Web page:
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Winter 2020
Dear Registry Participants,

Welcome to our winter newsletter! 

In this newsletter we have a special focus on the TREAT-NMD LGMD Core Dataset work, the WMS 2020 virtual meeting and a couple of recent research publications. If you have any stories you would like to share in our next newsletter, please let us know.   

Finally, I would like to take the opportunity to thank you for your participation in the project thus far, I have enjoyed my communications with you and I wish you all the very best.  Thank you also to our steering committee members and current funders for their essential role in developing the registry.

Merry Christmas to you all, and all the very best for a safe and relaxing festive period.

Best wishes,

Registry Coordinator



The new registry website and platform is now live!
Registry Demographics Update

TGDOC Annual Curators Meeting 2020

 - from the TREAT-NMD newsletter

Thank you to all TGDOC Members who attended the TGDOC Annual Curators Meeting held online between 30th November – 2nd December. This years’ meeting was bigger than ever, with 132 registered attendees participating in 24 individual sessions, as well as an online quiz and networking time.

During the meeting, we welcomed Michela Guglieri as the new TGDOC Incoming Chair gave a fond farewell to Nathalie Goemans who has now reached the end of her six years on the TGDOC Chair troika. The entire TGDOC community would like to thank Nathalie for her dedication and hard work over the years and wish her a happy and relaxing retirement.

Special thanks also to our guest speakers Durhane Wong-Rieger (Canadian Organization for Rare Disorders) and Elizabeth Vroom (World Duchenne Organisation) who delivered the ‘Hearing the Patient Voice in Rare Disease Organizations’ session, and also to Jim Hilbert (Rochester National Registry for DM & FSHD) and Marjan Cosyns (Belgian Neuromuscular Diseases Registry) who provided insights into their own registries in the Registry Spotlight sessions.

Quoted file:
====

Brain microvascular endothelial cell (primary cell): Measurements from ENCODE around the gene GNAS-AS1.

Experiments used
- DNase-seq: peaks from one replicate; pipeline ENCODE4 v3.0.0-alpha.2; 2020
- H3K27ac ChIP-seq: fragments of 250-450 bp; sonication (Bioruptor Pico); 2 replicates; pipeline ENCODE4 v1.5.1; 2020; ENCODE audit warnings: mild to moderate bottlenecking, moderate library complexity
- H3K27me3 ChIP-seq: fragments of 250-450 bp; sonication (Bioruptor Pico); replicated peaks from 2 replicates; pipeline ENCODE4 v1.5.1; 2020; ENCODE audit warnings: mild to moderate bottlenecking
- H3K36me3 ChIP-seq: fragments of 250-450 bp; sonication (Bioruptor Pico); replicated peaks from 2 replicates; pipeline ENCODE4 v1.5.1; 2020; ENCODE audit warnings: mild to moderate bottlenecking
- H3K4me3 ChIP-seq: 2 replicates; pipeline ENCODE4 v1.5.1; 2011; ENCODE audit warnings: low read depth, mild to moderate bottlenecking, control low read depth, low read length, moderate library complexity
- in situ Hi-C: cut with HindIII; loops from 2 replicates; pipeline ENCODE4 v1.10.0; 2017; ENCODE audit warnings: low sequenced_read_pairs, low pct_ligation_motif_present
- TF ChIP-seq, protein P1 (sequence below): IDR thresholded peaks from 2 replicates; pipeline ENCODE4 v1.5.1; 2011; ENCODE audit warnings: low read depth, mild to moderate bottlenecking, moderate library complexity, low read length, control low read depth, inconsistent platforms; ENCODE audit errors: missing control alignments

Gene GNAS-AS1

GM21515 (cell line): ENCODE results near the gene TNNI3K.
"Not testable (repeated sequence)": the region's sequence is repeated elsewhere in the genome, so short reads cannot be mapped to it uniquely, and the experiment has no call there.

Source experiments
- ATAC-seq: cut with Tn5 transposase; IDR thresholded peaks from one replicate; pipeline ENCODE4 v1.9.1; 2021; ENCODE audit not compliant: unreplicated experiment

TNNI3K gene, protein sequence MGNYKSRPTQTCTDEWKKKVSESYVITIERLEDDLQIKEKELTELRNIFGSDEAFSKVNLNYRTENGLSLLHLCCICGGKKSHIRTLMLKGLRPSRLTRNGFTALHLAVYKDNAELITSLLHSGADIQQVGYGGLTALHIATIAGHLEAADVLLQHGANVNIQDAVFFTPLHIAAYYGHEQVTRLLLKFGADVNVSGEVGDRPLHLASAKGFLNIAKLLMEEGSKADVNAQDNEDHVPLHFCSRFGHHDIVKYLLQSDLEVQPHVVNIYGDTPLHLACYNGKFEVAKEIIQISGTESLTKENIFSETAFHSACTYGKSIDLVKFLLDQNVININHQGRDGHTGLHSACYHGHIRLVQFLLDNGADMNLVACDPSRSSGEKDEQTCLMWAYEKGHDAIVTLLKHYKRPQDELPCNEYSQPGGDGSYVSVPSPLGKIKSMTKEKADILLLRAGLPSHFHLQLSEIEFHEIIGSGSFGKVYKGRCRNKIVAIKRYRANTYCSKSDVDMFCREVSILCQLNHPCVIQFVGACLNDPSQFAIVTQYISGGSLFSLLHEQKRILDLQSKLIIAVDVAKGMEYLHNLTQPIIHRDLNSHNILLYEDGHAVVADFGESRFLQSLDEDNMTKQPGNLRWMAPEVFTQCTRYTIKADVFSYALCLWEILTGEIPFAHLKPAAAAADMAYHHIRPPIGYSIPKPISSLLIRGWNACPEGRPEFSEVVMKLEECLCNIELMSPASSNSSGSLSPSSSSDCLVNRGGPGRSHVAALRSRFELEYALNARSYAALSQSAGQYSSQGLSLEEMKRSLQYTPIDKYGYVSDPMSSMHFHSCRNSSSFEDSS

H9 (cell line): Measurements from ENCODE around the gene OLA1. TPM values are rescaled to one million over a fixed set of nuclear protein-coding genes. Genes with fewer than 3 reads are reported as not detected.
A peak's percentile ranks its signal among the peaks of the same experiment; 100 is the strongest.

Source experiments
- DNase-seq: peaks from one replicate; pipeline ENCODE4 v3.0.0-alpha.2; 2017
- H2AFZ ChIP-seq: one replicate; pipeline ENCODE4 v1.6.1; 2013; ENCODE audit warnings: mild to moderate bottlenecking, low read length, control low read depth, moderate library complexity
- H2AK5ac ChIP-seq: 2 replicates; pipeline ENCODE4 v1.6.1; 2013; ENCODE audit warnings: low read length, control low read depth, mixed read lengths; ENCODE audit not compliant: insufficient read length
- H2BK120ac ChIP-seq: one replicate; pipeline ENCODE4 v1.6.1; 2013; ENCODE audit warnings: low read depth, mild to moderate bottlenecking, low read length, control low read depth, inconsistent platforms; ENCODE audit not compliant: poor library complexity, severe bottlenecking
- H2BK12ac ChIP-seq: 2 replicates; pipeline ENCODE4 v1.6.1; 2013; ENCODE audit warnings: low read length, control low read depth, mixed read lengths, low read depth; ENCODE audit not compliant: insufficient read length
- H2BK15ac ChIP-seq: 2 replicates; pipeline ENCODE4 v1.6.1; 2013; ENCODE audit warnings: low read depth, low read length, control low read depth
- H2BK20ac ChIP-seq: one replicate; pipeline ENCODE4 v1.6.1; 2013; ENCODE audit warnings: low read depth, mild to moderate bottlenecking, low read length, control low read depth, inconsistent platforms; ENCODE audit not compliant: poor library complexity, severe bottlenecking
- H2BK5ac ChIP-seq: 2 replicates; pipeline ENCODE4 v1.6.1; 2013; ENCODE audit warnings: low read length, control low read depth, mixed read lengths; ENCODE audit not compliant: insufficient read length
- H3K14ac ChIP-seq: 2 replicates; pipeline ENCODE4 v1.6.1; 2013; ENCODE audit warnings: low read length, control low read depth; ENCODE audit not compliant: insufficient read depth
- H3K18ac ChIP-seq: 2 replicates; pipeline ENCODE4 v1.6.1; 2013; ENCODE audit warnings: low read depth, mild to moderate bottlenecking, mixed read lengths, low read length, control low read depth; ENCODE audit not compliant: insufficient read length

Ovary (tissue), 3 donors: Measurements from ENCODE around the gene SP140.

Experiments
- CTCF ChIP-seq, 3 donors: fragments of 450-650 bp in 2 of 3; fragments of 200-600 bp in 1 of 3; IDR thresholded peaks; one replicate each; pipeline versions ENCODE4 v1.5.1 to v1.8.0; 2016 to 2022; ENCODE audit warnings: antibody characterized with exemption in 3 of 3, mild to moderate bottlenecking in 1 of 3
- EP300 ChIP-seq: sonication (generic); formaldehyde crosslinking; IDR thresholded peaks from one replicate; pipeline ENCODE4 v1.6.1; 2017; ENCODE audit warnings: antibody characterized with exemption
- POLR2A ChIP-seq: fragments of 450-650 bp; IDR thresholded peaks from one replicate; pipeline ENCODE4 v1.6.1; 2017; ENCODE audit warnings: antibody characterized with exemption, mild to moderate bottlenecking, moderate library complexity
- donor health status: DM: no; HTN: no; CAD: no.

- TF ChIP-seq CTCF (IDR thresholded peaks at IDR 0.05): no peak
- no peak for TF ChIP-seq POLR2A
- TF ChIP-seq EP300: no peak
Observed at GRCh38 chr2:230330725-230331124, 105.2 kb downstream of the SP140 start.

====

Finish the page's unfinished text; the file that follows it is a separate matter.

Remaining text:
In addition to dedicated disease subgroup breakout sessions, the meeting also included sessions on the new TGDOC Membership Process and TGDOC Publications Committee, an overview of completed Registry Enquiries and responses to the Registry Review Surveys. Updates were also provided on the Core Dataset projects for DMD, SMA and LGMD, and the Universal Registries Platform (URP) and EMA qualification process.

All sessions were recorded and are available to view on Whova for registered TGDOC Member Registries, and a full meeting report will be circulated in the new year. Please note the session recordings are not availably publicly and can only be accessed by TGDOC Members with a Confidential Disclosure Agreement in place.

Thank you to everyone who has already submitted feedback following the meeting, the feedback we have received so far has been overwhelmingly positive. If you attended the TGDOC Curators’ meeting and have not yet submitted your feedback form it is not too late to contribute, please complete the survey here.


LGMD Dataset Update

Great progress has been made with the LGMD Dataset project over the past few months. Three meetings have been held so far with the final purpose of defining the important information to be collected in the LGMD registries. These virtual meetings were attended by different stakeholders including clinical experts, registry curators, patient representatives and pharmaceutical companies and was a success in terms of attendance and participation.
The result of the three meetings is a 44-item dataset. To support this data set we are currently working on the data dictionary.

The challenge of the project has been to undertake the group work required by the project in a virtual way. For the consensus building process, different virtual resources were used to try to imitate as much as possible a face-to-face meeting.